On the Conquest of Women (Part II)

He grabs her by the arm. He looks her straight in the eye. He moves his lips forward towards hers. He forces a kiss.

She makes it understood that she isn’t interested. He continues anyway. Another very clear refusal. He can’t accept her rejection, no matter how forceful and obvious it is.

A last try, and she lets go a tender sigh.

She has finally been conquered.

By Raymond Viger   

Temporary Status

Since 1990 I’ve been a street-based counsellor, a social worker. I work with marginalized youth, street gangs, etc. The street belongs to men.

A woman can only get involved in what’s going on if she’s someone’s girlfriend. If there’s a breakup, she loses her rights.

Any “business meeting” takes place between men. Women are only “things” to these men. They can’t offer their opinions. They can’t have a point of view. In any event, their status is only temporary. A bit like a disposable toy you play with for a while, then toss aside after use.

My wife Danielle also does social work. It took us six months to be let into their “business meetings.” At the beginning, she wasn’t allowed to participate, she could only be there in silence. By working at it a bit more, she won the right to speak up. She was the first woman allowed to speak up and offer her point of view in their decision-making committees.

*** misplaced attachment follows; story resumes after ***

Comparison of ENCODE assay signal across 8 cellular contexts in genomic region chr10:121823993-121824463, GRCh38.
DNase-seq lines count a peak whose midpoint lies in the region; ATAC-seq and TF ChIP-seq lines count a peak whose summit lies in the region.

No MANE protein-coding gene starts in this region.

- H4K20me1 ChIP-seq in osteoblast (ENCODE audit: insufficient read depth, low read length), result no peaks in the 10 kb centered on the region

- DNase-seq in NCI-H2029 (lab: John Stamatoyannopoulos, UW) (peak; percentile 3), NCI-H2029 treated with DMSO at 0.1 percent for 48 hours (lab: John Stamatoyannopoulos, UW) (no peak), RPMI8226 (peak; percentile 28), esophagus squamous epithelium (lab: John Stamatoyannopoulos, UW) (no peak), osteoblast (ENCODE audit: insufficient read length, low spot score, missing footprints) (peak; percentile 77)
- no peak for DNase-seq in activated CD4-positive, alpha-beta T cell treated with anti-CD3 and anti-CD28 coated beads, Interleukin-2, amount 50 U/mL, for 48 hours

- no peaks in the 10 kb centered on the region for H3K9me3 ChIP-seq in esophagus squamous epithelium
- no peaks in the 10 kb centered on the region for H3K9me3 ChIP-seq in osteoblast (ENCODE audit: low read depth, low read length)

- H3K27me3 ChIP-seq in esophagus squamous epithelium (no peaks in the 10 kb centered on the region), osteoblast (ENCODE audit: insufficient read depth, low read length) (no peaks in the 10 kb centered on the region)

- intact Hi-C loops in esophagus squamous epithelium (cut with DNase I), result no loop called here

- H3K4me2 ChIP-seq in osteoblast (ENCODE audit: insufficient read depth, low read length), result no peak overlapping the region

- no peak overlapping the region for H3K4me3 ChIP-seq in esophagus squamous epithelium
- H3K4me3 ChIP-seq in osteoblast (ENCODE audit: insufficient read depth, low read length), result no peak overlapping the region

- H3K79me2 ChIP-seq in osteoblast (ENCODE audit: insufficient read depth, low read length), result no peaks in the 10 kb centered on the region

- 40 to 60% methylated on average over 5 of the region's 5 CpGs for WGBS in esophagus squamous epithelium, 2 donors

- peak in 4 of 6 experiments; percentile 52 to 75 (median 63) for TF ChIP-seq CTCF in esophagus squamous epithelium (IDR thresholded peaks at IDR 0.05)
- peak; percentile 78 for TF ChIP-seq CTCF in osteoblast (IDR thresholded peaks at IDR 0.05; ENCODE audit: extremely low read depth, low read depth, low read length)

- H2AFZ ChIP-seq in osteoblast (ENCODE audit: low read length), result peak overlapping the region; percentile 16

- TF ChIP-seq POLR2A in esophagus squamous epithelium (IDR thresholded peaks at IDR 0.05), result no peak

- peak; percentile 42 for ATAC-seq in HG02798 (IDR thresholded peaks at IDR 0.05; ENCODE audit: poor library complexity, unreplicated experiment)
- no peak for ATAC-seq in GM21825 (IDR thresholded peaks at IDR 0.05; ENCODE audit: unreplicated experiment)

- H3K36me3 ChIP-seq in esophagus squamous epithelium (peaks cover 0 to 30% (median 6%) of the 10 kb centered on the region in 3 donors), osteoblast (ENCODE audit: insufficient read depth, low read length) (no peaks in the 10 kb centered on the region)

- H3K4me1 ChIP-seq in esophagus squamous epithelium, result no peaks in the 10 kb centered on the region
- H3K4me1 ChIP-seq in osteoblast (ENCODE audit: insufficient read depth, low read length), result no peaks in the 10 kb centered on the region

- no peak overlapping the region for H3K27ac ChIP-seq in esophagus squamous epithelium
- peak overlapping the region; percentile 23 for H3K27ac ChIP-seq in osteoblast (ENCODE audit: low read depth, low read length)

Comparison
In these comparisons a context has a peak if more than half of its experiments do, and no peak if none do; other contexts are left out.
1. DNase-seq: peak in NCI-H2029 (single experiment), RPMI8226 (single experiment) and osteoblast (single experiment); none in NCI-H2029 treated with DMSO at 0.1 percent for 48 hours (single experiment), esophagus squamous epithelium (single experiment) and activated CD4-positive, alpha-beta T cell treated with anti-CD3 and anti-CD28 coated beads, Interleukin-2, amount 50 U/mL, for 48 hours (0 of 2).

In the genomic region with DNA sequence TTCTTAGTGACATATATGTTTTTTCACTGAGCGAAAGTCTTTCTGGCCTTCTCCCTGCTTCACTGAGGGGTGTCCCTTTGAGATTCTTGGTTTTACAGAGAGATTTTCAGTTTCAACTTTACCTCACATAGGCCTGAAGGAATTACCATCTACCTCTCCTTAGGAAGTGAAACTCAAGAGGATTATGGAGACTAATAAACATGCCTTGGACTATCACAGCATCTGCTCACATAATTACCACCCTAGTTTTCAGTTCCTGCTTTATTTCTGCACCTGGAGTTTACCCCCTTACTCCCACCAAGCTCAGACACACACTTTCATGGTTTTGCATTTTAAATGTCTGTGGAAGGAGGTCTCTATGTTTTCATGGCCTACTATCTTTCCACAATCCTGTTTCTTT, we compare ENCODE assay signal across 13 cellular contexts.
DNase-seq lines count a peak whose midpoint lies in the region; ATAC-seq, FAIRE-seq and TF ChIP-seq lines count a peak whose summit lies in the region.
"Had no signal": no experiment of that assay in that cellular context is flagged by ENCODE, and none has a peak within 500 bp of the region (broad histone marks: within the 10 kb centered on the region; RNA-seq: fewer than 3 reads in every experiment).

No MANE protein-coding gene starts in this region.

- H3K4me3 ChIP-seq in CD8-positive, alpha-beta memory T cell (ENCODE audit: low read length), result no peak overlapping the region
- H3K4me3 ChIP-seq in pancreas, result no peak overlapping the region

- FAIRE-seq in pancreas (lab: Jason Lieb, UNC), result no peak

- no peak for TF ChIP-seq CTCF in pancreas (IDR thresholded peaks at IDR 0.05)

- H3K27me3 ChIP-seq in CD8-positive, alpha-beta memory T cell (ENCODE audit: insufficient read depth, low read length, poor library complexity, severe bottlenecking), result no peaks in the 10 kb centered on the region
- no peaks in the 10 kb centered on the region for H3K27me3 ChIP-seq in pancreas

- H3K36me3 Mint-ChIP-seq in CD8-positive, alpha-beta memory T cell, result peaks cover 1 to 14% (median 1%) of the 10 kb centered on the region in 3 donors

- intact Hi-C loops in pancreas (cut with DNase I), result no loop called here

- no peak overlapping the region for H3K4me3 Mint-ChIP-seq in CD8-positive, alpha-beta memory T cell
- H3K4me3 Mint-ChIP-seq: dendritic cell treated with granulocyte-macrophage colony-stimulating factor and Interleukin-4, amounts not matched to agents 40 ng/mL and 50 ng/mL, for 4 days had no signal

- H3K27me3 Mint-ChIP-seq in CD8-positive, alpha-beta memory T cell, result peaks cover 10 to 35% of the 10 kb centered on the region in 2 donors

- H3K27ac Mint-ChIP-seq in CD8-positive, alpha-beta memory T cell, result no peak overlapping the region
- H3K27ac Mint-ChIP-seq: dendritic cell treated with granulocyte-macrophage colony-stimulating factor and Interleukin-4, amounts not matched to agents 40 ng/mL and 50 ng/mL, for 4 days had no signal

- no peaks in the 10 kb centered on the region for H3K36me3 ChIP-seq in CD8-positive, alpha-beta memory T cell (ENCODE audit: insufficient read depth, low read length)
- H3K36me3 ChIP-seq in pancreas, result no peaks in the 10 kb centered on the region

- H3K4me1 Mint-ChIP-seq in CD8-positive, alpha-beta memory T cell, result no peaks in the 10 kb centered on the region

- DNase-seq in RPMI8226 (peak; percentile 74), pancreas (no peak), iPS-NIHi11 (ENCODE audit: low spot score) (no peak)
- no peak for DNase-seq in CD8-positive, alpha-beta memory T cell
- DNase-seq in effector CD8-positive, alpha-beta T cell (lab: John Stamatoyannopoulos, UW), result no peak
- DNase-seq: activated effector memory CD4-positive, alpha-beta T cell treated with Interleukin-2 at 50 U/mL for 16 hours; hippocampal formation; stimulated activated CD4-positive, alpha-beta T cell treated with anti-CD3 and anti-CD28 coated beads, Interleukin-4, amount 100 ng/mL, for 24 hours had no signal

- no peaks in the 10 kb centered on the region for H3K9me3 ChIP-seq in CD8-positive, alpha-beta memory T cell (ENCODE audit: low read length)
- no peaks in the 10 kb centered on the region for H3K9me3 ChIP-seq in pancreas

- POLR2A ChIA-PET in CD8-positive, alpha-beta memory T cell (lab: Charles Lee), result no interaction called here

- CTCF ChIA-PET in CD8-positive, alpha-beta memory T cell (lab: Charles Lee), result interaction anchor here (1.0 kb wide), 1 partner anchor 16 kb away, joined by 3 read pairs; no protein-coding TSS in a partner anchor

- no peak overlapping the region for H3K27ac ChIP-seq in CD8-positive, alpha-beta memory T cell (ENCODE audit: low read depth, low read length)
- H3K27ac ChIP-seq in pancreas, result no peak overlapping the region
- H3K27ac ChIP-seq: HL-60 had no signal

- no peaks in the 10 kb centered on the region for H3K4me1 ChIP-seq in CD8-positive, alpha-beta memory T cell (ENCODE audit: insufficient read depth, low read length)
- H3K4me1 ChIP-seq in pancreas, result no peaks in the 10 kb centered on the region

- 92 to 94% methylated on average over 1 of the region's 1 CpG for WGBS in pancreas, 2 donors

The tone changed during the decade of the 2000s. A woman gained the right to say no; to defend herself; to phone the police in order to be protected; and most of all, to be taken seriously. We stopped talking about couples’ fights and started talking about conjugal violence. There were a few false starts at first, male-female relationships  went in a whole new direction. Today, the French language media talks of “féminicides” and not of “conjugal dramas.”

The “Me Too” movement’s wave of denunciations has lifted up another shield to protect victims of sexual assault and harassment. The message is clear: zero tolerance for violence against women. We must end the silence and denounce horrible, brutal acts. The best way to help a potential victim is to stand up before the worst happens. And to raise your voice to say: that’s enough!

I regret promising not to act when I was a teenager. Just like intervening with a suicidal person, I can’t keep secrets if I want to help. Because violence concerns everyone.

And altogether, we have to stand up and say NO, once and for all.

First seen in Reflet de Société Vol. 29, no. 6, août (August) 2021, pages 6 – 7  

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